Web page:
The Bureau of Meteorology warns that above-average rainfall and flash flooding could occur in Australia this spring and summer.
Atmospheric and oceanic observations have yet to consistently reach La Nina levels, but there’s still a 70% chance of a La Nina system developing.
“Regardless of whether La Nina thresholds are met, a La Nina-like pattern in the Pacific may still increase the chances of above-average rainfall for northern and eastern Australia at times during spring and summer,” the bureau said in its latest update.
Various other weather systems are combining to point to wetter than average conditions across much of Australia.
The negative Indian Ocean Dipole (IOD) has weakened, but cloud patterns in the eastern Indian Ocean suggest the atmosphere is still responding to warmer than average sea surface temperatures in the region.
A negative IOD increases the chances of above-average spring rainfall for much of southern and eastern Australia.
Meanwhile, a Madden–Julian Oscillation (MJO) is forecast by some climate models to strengthen and move eastwards into the western Pacific over the coming fortnight. If the MJO strengthens this would increase the chances of heavy rain across northeast Australia, the bureau says.
The Southern Annular Mode (SAM) has been positive for the past three weeks and is forecast to remain at positive levels to the end of the year.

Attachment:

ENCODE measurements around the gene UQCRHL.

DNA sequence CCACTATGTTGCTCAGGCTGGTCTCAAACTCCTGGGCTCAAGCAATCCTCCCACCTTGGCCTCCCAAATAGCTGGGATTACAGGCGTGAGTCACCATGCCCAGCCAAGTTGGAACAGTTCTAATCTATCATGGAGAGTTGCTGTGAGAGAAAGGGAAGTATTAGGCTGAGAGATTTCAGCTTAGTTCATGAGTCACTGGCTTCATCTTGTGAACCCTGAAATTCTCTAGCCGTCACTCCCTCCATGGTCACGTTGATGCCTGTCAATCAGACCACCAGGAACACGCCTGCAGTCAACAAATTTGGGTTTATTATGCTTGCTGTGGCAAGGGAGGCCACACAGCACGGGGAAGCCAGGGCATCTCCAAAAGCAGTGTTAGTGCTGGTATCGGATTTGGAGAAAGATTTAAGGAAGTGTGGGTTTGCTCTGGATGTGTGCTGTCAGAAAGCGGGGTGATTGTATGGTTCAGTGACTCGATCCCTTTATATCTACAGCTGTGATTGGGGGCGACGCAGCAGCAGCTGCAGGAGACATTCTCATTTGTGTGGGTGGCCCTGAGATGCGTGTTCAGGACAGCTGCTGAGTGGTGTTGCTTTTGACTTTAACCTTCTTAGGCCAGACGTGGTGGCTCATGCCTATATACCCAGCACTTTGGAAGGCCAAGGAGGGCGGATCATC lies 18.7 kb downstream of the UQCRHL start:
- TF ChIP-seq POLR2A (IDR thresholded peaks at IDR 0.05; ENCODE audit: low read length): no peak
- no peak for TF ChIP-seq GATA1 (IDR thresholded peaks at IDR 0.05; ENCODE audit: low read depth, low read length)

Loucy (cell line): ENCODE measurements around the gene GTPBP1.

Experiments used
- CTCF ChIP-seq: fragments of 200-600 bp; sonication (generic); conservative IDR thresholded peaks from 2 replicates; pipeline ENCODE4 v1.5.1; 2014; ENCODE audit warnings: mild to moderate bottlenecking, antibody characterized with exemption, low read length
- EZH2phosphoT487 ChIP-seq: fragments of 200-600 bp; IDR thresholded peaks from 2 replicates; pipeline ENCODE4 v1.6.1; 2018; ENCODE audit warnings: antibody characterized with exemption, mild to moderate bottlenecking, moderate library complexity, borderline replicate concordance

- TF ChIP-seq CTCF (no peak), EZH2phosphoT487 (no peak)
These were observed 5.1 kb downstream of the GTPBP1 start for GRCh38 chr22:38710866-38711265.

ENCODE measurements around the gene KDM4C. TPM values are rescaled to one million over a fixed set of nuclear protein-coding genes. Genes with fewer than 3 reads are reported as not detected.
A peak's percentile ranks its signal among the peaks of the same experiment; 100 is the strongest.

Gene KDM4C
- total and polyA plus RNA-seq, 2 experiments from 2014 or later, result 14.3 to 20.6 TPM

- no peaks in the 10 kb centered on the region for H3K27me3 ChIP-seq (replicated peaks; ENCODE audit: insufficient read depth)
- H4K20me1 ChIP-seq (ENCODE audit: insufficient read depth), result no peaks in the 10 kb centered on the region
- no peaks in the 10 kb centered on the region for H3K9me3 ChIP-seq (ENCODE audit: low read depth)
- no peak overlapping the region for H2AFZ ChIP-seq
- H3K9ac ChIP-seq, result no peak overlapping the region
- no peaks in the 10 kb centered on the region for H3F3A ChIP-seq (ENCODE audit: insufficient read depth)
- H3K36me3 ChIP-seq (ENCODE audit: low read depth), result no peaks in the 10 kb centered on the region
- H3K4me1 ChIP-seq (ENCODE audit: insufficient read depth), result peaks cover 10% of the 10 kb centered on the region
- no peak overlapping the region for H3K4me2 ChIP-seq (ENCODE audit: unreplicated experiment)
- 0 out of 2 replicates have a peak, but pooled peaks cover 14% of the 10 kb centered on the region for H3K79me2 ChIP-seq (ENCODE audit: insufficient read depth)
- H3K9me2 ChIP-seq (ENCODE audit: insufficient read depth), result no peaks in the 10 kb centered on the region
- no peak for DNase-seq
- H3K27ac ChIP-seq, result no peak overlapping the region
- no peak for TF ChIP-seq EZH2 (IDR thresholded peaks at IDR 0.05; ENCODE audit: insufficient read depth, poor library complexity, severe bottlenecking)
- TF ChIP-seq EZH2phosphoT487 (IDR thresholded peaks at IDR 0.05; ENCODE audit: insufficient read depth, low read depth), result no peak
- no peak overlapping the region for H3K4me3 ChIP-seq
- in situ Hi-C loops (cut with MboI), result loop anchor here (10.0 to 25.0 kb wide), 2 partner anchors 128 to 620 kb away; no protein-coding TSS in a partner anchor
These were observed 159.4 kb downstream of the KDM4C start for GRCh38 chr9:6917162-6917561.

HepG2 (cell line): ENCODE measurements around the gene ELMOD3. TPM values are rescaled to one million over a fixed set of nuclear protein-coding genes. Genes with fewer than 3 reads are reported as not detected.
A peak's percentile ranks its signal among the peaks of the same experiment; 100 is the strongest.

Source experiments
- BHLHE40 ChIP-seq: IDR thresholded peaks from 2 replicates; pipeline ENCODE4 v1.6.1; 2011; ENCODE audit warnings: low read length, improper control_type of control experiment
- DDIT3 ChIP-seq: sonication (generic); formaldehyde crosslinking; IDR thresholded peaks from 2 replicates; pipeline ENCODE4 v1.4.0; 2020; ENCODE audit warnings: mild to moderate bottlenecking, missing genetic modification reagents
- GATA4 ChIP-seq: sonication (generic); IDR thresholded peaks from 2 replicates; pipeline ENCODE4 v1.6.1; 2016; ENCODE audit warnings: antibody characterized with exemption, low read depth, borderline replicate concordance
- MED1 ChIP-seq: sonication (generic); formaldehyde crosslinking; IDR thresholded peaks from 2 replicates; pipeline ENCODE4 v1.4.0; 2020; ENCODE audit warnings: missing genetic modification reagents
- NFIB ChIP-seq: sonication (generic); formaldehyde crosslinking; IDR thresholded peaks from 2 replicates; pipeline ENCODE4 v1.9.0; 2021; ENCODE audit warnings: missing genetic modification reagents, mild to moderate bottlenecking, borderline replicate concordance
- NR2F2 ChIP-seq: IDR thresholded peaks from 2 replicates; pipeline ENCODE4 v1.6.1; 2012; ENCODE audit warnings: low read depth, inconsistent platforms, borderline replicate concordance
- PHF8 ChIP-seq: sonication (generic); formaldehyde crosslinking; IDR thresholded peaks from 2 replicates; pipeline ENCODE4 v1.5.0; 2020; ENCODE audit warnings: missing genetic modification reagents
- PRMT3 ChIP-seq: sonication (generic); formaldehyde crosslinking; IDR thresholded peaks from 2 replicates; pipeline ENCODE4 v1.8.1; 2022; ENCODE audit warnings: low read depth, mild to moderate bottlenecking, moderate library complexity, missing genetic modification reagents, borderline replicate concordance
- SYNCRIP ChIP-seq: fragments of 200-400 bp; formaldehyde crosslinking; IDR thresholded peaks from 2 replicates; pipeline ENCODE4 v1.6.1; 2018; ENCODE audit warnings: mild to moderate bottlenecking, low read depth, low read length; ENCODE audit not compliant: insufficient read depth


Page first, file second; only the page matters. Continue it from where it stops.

A positive SAM during summer typically brings wetter weather to eastern parts of Australia, but drier than average conditions for western Tasmania.
It’s more important than ever for Australians to prepare for the oncoming storm season.
The QLD Get Ready campaign, supported by Suncorp and featuring representatives from Queensland Fire and Emergency Services and Lifeline urges Queenslanders to prepare for the risk of flooding, torrential rain and other severe weather events.
Get Ready recommends three steps: prepare an emergency plan, pack an emergency kit and make sure insurance is up to date.
Suncorp CEO Steve Johnston says the insurer is committed to helping encourage Queensland households and businesses to be weather-ready as “waiting until a storm is bearing down is just too late”.
“Each summer, we see homes and communities destroyed by natural disasters, with much of this damage avoidable,” he said. “Even small-scale events can have a big impact, financially, emotionally and even physically, so it is critical Queenslanders undertake home preparation and maintenance now.”
Queensland has been hit by almost 90 significant natural disasters and weather events in the past decade, leaving a recovery and reconstruction bill of more than $16.8 billion. Last season, it was hit by 11 natural disaster events across 50 local government areas including hailstorms, bushfires, floods and cyclones.